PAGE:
Firstly, it is well known that once a common oligonucleotide enters the body, it is rapidly digested by enzymes, which break them down into nucleotides in a matter of a few minutes. Thus, any oligonucleotide therapeutics must be sufficiently resistant to enzymatic attack. Secondly, to enter a living cell, oligonucleotides have to cross the barrier created by the cell membrane, which is mainly built of lipids. Here a negative charge of nucleic acids would be a disadvantage because uncharged chemical compounds are more likely to interact favorably with nonpolar lipid molecules that form the cell membrane.
Since the new phosphoryl guanidine analogues of nucleic acids do not carry a negative charge, it is reasonable to expect that they may pass through the membrane into the cell more easily. As for their resistance to enzymes, new oligomers are doing much better than the natural oligonucleotides.
It is known that nucleic acids are cleaved in the body by enzymes called nucleases. The new nucleic acid analogues were first tested for their resistance to snake venom phosphodiesterase, one of the most active nucleases. It has been found that a single phosphoryl guanidine group introduced into an oligonucleotide is sufficient to arrest its cleavage by that enzyme for over one hour as compared to the natural oligonucleotide, which is cleaved in less than five minutes. Later, evidence emerged that those oligonucleotides in which all the phosphate groups are completely replaced with phosphoryl guanidine groups stay intact in the presence of serum for at least three days.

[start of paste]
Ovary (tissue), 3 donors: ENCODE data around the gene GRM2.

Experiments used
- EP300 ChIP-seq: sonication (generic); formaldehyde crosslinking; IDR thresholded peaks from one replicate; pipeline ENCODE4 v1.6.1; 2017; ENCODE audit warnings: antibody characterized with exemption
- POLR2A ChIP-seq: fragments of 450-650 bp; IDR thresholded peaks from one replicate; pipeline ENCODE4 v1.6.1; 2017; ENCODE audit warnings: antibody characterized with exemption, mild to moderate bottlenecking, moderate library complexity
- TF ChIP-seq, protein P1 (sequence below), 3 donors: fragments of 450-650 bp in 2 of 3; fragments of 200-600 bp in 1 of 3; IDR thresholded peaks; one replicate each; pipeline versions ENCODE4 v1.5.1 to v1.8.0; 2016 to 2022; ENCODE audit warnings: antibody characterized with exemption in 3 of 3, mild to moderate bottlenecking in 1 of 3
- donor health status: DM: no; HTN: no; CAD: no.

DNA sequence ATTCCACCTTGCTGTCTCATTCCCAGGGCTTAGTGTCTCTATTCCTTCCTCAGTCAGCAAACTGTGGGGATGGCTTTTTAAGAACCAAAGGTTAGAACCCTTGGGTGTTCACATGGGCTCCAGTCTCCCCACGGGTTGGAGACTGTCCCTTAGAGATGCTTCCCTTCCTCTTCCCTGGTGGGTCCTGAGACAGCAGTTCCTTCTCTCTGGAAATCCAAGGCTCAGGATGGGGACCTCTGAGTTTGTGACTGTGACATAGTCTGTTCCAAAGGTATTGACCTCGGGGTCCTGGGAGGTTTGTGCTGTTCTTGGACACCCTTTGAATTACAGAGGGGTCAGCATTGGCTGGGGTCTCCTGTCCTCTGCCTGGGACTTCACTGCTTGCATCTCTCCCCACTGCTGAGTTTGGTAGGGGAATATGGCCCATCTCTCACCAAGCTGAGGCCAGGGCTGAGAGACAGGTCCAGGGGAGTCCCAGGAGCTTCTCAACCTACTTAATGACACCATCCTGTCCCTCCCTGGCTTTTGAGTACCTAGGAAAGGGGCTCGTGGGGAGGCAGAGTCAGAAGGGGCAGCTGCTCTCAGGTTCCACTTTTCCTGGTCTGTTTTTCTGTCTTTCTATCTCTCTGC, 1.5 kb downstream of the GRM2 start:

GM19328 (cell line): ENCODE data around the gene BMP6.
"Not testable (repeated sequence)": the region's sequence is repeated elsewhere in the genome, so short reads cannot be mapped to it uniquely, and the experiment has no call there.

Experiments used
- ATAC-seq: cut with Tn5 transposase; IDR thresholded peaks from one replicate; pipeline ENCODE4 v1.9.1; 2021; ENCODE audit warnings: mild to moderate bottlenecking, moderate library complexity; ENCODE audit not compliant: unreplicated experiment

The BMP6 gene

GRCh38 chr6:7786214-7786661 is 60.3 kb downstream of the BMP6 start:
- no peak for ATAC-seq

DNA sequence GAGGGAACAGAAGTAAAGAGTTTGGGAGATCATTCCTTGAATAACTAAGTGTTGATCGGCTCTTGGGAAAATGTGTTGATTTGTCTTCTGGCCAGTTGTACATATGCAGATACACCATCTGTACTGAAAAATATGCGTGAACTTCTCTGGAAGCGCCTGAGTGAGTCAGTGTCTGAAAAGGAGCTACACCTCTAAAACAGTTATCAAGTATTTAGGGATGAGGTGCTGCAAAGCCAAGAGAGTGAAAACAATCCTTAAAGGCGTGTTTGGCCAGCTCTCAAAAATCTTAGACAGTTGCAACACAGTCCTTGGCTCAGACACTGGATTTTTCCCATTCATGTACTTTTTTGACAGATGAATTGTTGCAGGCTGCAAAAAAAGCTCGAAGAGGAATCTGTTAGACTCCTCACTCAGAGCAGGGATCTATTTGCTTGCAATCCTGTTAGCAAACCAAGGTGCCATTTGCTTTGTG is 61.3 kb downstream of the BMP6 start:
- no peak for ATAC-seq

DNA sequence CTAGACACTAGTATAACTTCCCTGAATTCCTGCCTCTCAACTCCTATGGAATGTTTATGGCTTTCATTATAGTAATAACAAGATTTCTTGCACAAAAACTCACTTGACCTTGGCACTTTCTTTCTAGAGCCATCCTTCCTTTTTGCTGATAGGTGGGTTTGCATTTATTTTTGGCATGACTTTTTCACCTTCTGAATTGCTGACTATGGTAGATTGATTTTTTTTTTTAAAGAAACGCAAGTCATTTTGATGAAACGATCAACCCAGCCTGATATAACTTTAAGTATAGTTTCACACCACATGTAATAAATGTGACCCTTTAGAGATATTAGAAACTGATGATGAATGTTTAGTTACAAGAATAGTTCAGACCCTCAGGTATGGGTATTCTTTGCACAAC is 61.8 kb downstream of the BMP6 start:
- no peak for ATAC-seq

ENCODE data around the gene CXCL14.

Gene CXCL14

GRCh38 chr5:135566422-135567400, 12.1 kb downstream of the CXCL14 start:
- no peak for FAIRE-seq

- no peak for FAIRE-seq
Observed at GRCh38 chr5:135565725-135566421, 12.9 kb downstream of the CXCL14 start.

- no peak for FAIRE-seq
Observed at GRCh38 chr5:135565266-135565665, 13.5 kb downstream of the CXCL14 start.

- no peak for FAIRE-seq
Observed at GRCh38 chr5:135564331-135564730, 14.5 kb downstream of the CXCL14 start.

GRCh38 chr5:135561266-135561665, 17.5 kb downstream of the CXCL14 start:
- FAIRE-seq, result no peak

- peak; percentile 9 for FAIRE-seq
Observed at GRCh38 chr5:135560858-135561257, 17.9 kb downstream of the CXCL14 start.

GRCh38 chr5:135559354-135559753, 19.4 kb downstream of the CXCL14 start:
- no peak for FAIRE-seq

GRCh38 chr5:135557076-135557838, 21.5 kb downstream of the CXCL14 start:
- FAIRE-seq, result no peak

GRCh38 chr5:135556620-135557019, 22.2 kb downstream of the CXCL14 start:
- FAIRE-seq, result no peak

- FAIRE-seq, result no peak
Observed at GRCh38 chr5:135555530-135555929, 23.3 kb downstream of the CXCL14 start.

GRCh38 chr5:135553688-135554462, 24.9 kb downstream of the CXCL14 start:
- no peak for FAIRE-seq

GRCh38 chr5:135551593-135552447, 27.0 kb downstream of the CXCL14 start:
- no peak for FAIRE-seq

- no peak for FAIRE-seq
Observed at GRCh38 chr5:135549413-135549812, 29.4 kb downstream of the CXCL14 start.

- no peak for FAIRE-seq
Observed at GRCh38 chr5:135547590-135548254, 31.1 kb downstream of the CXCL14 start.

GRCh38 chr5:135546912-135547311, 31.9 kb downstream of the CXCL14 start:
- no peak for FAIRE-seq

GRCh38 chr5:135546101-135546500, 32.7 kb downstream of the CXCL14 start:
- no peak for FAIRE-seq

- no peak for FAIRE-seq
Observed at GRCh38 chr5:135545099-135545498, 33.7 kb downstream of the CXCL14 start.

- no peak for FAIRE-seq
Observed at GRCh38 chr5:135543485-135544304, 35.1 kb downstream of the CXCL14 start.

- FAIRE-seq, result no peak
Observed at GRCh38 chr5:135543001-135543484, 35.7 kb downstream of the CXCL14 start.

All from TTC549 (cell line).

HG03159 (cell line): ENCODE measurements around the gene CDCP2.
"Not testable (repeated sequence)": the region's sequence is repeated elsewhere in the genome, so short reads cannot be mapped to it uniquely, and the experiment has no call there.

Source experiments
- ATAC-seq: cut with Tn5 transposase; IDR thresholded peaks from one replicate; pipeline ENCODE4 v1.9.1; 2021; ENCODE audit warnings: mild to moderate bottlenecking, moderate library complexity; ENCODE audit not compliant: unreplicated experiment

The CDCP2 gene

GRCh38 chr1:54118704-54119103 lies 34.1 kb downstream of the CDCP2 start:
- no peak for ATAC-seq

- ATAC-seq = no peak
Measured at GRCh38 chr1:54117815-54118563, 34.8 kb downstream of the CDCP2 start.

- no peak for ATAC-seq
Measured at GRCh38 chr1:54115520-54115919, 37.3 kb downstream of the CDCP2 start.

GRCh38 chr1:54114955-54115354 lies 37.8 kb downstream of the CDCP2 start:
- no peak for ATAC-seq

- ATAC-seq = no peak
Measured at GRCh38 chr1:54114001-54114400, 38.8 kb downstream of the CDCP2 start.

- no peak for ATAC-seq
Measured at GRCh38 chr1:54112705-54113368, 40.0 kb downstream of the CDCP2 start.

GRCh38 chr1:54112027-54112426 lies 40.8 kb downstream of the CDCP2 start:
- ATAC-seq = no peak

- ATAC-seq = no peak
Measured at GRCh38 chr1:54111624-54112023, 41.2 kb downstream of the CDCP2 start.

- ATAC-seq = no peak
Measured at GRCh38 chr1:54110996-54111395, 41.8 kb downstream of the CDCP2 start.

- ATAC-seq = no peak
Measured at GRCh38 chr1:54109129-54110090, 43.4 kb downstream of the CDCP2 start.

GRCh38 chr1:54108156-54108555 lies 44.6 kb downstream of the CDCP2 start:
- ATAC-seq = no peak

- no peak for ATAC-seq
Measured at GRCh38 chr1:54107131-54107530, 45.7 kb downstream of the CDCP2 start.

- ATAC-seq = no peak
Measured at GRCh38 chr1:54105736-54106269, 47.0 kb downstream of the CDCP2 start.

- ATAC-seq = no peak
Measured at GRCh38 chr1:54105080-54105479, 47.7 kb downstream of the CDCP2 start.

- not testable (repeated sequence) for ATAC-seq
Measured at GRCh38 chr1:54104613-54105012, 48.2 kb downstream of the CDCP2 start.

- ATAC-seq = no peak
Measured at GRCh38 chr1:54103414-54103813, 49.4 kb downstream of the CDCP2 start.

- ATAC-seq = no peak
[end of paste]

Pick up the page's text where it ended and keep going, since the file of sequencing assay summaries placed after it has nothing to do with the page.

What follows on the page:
Finally, despite their electrically neutral character, phosphoryl guanidines are sufficiently water-soluble, which is also quite important for prospective drugs.
The future is with NONA
However, the most amazing property of phosphoryl guanidines was revealed when the answer was found to probably the most important question of all, namely, the ability of these new oligonucleotides to bind to the target regions in nucleic acids.